-2

I am trying to learn how to handle complex context-sensitivity in parsing. Say you have this simple example of code:

var x = 10
var y = x + 10
var z = y + 10
var a = z + 10
var b = a + 10
var c = b + 10

If it were just plain JavaScript, the variables would evaluate to this:

x == 10
y == 20
z == 30
a == 40
b == 50
c == 60

However, I want to make this much more context-sensitive by adding some arbitrary complexity to it. Say that we add the following parser rule:

If somewhere in the code there is the expression c = b + 10 and y = x, then make a be 5 more than whatever it is set to, as well as converting it to a string.

This would mean it would resolve to this:

x == 10
y == 20
z == 30
a == "45"
b == "4510"
c == "451010"

I am hoping this example doesn't have any edge-cases to make it easy to parse. What I am hoping to get at is how to efficiently parse the expressions.

From my understanding, this is context-senstivity. Let's say the parser has tokenied into words/values and spaces, so we are left with just non-space tokens. We have the rule looking for c = b + 10 and y = x when we get to a. So when we get to a, we look around. We look backwards and forwards and all around trying to find the expressions. We find that c = b + 10 is ahead quite a few tokens, and y = x is behind quite a few tokens. Now imagine that this file was 10,000 lines long with complex functions and such, then it would have to scan over the whole file everywhere to figure it out, once it arrived at var a. Now imagine that we have more than 1 rule, but 100 rules, so it is constantly scanning around the whole file.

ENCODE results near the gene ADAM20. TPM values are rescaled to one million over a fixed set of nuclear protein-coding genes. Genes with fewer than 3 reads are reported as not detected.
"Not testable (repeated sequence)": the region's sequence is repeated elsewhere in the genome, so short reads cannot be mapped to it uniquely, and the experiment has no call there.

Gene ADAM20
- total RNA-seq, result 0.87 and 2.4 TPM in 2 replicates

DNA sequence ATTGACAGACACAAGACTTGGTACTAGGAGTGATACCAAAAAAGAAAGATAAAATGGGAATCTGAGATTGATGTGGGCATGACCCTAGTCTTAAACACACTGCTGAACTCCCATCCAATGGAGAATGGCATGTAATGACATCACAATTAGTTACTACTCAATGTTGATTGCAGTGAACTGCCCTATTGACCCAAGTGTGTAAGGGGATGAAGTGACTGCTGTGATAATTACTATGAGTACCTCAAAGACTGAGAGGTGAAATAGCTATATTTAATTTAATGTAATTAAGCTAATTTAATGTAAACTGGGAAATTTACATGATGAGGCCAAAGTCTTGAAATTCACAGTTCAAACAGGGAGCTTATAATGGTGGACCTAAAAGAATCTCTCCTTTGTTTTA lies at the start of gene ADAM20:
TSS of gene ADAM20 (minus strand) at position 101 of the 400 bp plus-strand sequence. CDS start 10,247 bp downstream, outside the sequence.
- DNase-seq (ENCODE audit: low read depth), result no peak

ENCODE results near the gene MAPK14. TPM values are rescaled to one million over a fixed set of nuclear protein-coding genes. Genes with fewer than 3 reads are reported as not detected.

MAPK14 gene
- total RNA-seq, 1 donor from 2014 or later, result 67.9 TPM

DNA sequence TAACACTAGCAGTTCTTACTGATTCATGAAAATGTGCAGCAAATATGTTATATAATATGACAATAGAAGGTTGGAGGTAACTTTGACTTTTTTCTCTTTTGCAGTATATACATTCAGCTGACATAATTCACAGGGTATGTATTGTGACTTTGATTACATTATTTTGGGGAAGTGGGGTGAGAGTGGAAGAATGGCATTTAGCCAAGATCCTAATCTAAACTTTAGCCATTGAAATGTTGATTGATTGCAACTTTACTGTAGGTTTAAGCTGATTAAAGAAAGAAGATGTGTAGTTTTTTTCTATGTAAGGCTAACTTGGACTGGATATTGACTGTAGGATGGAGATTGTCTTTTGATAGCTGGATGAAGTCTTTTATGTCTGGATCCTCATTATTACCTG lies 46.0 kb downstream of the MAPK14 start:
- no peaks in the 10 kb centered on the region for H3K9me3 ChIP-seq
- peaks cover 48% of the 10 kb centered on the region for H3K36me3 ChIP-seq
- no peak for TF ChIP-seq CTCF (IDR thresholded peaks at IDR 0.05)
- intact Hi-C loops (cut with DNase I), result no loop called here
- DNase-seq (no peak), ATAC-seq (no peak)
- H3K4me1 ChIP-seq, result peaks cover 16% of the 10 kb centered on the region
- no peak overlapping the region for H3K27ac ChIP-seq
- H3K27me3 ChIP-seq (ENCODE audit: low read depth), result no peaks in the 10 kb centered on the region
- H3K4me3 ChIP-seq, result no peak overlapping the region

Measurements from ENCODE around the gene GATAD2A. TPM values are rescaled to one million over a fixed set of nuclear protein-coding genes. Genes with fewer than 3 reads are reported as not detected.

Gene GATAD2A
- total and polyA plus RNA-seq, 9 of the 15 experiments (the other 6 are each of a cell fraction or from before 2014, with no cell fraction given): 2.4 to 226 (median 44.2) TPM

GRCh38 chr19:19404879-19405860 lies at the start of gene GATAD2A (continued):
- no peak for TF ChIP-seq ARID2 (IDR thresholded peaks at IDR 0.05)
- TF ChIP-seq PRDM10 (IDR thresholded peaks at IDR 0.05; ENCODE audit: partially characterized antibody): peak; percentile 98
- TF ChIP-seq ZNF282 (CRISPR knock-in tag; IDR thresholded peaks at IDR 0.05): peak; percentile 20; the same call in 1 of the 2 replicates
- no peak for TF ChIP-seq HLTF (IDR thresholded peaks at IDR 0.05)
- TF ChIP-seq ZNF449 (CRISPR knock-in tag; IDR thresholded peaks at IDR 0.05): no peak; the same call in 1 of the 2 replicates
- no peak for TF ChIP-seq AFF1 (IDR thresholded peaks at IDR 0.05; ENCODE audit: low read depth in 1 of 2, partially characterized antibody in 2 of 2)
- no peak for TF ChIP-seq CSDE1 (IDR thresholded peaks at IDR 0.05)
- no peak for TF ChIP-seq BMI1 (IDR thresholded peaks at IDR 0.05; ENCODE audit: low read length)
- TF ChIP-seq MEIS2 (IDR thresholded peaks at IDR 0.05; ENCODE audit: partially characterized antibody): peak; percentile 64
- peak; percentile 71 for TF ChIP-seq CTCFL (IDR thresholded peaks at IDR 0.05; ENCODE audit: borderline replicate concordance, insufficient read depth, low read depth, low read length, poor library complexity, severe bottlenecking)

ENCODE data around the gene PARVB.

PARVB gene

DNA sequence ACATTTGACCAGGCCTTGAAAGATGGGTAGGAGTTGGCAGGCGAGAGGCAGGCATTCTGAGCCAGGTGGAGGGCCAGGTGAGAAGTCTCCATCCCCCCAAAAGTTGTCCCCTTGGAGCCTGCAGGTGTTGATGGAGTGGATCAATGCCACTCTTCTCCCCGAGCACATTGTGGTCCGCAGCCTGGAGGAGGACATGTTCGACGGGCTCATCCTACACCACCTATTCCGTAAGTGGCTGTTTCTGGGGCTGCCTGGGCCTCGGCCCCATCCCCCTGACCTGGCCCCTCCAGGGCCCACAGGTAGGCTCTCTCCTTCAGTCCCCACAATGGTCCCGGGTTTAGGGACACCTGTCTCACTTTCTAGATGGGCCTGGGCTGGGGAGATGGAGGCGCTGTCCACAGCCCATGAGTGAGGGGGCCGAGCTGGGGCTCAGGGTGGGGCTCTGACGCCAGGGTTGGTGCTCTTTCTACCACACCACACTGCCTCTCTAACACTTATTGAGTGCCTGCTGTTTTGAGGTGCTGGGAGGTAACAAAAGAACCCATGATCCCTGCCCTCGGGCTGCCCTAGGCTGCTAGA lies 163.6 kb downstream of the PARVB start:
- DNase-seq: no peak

I'm wondering what sort of pattern should be used to handle this. It seems there are at least two big things you can do to help out. First is to build an understanding of the text as you go from start to the current position. So we would know the rule is there for y = x (and c = b + 10), so we would be looking for this every step of the way, maybe building some sort of data structure. Once we found it, then we could have some way to look it up quickly once we found var a. But then we still don't have c = b + 10 until the end of the file. So it's as if we have to either skip over everything somehow and "lightly" parse the remainder until we find c = b + 10, or we fully parse it making a = 40 and b = 50, etc., until we finally find c = b + 10, and then we go back to var a and re-parse it with the new understanding. Something like that. The problem is, all of these ways seem like a lot of processing and complicated to wrap your mind around.

Wondering if one could shed some light on best approaches or techniques on how to handle this. Not necessarily any specific algorithms as I imagine it is complicated, but maybe thoughts on where to look or how to approach it.

To elaborate further, say that we then had these rules:

(1) If somewhere in the code there is the expression c = b + 10 and y = x, then make a be 5 more than whatever it is set to, as well as converting it to a string. (2) If b == "4510" then make y == 25, and propagate the rest...

It could keep going in circles sort of like a fixed point iteration thing. Until you finally arrive at the final parse. One interpretation affects the next affects the next until it settles down. It seems like there could be a system.